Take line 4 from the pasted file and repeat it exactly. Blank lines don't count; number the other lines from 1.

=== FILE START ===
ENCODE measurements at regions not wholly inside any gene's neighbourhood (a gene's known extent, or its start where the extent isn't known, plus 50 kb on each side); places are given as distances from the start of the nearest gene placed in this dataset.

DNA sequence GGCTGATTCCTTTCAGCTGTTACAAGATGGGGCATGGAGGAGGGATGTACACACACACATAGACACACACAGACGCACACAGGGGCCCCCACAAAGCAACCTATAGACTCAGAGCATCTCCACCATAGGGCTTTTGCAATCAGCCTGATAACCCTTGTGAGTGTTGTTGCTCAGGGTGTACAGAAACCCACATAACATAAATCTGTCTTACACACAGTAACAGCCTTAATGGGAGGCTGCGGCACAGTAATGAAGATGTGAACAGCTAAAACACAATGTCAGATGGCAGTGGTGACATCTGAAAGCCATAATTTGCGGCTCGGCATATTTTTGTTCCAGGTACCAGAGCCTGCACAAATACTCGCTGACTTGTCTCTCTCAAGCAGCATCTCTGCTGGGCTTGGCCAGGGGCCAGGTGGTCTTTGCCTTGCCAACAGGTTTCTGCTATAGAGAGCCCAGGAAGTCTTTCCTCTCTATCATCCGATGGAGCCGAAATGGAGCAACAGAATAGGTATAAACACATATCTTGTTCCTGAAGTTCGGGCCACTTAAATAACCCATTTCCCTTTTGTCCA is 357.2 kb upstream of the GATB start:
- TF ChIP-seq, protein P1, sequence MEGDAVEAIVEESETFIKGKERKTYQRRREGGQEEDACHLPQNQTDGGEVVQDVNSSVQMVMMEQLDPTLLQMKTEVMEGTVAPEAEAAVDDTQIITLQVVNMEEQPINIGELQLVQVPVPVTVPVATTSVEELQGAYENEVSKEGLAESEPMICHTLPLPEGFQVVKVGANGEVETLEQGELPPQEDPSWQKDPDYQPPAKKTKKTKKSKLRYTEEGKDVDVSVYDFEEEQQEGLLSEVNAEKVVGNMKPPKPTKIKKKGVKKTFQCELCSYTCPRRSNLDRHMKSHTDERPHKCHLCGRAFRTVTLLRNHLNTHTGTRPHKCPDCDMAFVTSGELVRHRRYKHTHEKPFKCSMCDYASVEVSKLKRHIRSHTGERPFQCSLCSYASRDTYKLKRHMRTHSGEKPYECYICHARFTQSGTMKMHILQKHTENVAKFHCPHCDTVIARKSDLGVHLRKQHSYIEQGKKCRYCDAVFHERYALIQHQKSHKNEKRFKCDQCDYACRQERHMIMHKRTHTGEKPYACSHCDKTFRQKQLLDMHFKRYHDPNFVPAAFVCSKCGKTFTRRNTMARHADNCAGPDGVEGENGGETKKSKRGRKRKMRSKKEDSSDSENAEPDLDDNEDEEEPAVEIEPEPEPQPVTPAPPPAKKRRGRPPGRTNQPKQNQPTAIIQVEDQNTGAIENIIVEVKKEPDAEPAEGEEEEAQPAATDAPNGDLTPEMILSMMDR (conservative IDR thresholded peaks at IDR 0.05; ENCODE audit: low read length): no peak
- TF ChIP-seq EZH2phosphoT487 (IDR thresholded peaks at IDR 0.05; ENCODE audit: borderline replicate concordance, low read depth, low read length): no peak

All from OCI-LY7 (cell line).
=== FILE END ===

- TF ChIP-seq EZH2phosphoT487 (IDR thresholded peaks at IDR 0.05; ENCODE audit: borderline replicate concordance, low read depth, low read length): no peak